QuickBooks Gmail Add-on
With revenue of $4B+ and approximately 8,000 employees, Intuit provides innovative business and financial management solutions for small and medium-sized businesses.
In 2017, I joined Intuit's QuickBooks payment team to design faster, easier, and better product experiences to drive revenue growth. Out of the many channels to expose QuickBooks’ payment services to potential customers, one was to partner directly with Google's Gmail add-on team.
This was the first project I received immediately after being onboarded; I worked fast for a solid turn around, and my effort earned me trust as a new member to our project team.
For confidentiality reasons actual data values in this case study are omitted.
The QuickBooks invoicing add-on for Gmail was launched in October 2017 and faced a high percentage of user drop-offs between installing the add-on from the G Suite marketplace to logging in. This was an alarming metric within the first week of launch. Even after fully completed tests in alpha and beta focus groups, general users were not signing in/up and the usage was lower than expected.
As a team, we formed an immediate action plan to redesign the log-in screen. Our hypothesis was that a more visually appealing screen with clear value props and CTAs will reduce the drop-off rate.
Why did the team deliver the original execution for the login screen? In partnership with Gmail, we were given very strict guidelines on the look and feel, as well as interaction and behavior possibilities.
Just take a look at what other Gmail add-on partners delivered as their login screen. Asana was the only add-on that strived to add some visual polish.
My hyper-analytical and very logical PM gave me immediate requirements to mock up for the redesign, due to the urgency of the situation. She permutated all the possible UI kit arrangements and wanted the team to ship the following option:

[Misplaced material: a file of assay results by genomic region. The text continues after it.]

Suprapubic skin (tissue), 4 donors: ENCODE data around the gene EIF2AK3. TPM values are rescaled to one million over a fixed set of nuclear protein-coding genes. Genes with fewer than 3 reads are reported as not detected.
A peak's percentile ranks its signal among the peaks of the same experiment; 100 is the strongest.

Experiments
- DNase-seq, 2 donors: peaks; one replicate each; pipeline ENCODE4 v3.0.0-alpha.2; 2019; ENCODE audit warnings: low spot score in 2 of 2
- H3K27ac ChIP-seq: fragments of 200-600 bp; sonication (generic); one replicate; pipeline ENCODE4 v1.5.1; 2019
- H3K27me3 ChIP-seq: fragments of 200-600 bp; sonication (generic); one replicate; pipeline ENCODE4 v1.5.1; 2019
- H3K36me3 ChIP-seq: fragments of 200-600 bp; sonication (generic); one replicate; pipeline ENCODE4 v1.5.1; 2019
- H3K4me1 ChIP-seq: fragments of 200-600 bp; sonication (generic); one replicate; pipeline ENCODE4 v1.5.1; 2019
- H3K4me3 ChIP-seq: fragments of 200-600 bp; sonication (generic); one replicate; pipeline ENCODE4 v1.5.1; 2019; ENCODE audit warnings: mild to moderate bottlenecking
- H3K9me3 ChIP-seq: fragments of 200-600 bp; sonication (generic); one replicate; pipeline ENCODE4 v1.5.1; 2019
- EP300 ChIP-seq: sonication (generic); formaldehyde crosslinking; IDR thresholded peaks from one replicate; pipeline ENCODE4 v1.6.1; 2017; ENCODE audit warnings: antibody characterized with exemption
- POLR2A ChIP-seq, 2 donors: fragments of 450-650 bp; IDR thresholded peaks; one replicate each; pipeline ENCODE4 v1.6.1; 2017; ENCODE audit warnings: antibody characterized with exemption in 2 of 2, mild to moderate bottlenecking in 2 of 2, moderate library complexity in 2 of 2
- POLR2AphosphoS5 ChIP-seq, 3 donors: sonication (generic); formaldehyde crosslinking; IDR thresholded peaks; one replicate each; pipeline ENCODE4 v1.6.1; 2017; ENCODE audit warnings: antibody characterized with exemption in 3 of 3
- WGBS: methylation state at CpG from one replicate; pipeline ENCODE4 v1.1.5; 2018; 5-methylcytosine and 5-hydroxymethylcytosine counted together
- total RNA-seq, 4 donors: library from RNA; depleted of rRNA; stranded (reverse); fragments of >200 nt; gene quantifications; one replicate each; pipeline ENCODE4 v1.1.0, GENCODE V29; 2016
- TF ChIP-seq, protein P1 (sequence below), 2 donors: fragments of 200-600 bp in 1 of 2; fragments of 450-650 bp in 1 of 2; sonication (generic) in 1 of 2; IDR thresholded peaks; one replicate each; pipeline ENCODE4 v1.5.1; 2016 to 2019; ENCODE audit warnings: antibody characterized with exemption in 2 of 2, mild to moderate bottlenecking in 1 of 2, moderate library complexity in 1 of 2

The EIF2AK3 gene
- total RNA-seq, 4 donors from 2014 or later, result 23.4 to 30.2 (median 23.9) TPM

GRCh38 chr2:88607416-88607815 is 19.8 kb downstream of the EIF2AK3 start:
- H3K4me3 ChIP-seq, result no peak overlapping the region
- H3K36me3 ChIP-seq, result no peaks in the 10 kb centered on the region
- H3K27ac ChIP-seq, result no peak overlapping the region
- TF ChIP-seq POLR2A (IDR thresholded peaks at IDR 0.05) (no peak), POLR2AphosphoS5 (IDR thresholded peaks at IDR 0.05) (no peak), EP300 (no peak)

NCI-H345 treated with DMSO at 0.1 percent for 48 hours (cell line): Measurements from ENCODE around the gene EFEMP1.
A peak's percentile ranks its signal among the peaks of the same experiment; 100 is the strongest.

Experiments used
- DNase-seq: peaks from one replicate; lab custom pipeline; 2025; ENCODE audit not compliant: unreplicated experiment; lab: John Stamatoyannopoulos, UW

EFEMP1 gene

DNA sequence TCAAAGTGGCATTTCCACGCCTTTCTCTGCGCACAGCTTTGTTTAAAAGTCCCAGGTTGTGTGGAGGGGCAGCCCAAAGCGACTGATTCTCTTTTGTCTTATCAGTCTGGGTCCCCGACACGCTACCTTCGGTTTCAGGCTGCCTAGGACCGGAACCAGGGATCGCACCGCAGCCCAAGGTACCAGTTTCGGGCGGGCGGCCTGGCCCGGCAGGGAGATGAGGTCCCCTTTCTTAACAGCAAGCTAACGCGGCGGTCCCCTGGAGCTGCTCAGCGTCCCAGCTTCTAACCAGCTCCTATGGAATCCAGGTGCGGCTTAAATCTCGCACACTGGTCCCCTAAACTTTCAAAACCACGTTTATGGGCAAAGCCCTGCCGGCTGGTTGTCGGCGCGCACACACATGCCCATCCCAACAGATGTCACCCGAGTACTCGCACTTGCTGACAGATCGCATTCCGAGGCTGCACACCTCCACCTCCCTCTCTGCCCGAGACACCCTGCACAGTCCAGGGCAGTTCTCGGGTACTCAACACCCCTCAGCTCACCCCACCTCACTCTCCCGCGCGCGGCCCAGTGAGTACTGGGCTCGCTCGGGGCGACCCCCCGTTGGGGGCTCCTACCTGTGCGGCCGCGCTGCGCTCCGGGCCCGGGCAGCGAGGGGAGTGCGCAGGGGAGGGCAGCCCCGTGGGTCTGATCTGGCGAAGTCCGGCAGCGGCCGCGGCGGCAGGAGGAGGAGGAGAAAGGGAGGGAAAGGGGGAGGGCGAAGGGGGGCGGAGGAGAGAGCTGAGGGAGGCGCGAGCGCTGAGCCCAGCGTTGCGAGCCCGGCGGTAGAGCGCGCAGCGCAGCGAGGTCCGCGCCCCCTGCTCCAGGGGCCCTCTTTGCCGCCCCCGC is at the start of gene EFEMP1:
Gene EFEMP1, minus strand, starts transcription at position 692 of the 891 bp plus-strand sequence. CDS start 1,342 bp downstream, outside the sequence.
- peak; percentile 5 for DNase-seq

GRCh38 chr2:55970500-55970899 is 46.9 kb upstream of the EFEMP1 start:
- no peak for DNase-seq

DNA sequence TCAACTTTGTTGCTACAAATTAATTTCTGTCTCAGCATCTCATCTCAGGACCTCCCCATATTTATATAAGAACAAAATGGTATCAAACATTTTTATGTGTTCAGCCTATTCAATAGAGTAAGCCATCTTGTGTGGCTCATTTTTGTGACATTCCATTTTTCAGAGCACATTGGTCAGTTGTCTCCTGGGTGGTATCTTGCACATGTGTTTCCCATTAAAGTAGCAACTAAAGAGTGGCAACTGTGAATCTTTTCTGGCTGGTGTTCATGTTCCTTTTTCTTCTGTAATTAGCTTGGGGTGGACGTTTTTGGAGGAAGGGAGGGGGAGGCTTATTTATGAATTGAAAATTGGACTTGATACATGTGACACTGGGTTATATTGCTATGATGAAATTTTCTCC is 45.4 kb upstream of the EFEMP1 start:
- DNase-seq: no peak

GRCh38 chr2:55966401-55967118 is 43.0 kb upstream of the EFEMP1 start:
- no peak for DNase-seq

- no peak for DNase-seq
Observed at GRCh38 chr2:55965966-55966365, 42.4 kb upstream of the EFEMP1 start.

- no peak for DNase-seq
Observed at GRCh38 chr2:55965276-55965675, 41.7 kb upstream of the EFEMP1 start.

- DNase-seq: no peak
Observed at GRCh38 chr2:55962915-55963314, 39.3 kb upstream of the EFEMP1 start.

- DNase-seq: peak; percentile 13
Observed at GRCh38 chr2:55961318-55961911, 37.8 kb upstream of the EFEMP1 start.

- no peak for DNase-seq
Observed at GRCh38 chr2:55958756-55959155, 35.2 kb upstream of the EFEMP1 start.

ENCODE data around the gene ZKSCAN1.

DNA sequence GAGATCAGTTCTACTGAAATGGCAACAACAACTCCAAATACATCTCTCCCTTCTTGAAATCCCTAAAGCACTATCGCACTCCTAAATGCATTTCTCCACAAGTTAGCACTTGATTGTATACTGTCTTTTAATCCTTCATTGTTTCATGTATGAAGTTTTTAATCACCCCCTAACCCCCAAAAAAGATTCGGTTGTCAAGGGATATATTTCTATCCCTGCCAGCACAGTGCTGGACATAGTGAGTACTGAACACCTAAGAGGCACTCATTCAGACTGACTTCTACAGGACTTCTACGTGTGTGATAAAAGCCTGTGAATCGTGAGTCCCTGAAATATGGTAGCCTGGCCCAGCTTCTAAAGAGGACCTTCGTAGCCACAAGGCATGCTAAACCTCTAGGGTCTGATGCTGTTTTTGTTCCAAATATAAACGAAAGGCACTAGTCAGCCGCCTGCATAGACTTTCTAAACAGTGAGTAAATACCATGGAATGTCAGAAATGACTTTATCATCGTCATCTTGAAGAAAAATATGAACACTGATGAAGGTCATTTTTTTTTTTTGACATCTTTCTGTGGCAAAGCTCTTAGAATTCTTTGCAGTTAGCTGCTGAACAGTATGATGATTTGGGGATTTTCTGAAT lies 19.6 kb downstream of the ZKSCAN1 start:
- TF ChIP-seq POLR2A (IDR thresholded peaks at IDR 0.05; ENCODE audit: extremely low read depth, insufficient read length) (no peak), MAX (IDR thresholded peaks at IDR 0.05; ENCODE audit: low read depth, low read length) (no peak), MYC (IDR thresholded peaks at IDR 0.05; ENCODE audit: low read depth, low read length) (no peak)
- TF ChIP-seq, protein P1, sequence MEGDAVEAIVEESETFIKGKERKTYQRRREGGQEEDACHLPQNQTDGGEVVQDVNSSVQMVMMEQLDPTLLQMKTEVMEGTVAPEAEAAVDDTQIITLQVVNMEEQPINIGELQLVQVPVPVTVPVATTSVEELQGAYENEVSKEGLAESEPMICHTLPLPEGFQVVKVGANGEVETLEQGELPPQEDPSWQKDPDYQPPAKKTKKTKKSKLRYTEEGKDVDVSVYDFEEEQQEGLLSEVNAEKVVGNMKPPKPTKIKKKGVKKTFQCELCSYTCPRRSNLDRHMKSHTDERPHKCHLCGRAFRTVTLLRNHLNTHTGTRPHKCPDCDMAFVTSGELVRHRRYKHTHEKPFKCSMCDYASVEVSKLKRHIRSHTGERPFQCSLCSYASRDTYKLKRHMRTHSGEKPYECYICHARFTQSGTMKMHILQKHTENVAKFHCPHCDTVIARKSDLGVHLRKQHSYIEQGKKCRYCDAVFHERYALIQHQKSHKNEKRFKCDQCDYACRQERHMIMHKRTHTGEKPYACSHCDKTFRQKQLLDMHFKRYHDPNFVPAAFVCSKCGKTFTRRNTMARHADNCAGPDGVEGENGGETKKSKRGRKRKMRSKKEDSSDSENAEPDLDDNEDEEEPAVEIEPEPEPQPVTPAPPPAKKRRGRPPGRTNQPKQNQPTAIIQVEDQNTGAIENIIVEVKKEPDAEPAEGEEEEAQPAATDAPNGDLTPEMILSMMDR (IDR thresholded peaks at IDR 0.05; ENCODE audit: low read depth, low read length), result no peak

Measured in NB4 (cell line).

I didn’t think it was a job done well, and wanted to push further to make it better.
The header tagline is not only squashed by the QuickBooks logo, it is also swamped by the list of sentences below that are screaming for attention. Not to mention the subsequent illustrations are detached from each value proposition. By the time my eyeflow has reached the CTAs, I am personally confused and find it hard to understand why I would use this add-on, never mind which CTA to choose despite them being binary options.
So I thought to myself a little about feasible UI treatments.
Why can’t we use a carousel?
If I could have a carousel to loop through the value props, I wouldn’t have to address a wall of text done within an overly-strict layout.
It is not a stated UI component from the Gmail team, but I knew about WebKit's rich capabilities given my past experiences in web development. We can’t add any additional CSS or JS functionalities to the add-on, but we have complete control over what assets to embed.
Why not use a GIF to circumvent the technical feasibility?
I quickly prototyped it and showed it to my team.
And sure enough, my engineer confirmed it was indeed possible to embed a GIF (in the Google App Script framework) after I sent him the prototype and asset.
I was met with resistance at first, because I was breaking the prescribed rules from the Gmail team. But when my PM realized I was solving the UI problems by making the issues a non-problem, the team jumped on the idea and fully supported my prototype. They even started to comment on the nuances of the GIF out of passion.
I also worked with my content designer to tighten up our wordsmithing efforts.
Hard to say if it was correlation or causation, in 7 days after launching the login redesign, we improved our G Suite Marketplace ratings from 3.5 stars to 4.3 stars; and increased the install-to-login conversion rate by 5%.
Today, a year later, there has been a total of over 1B invoices sent through the Intuit QuickBooks invoicing add-on.
From here, I learned to never stop championing good UX and persevere to find a way; despite being told it cannot be done by admirable professionals in the industry.
A note to self to keep challenging the prevailing status quo.
You are one of the first designers I have worked with that has been creative "outside of the box". It is a breath of fresh air to see a designer come with his own perspective and ideas vs. creating the ideas of others.
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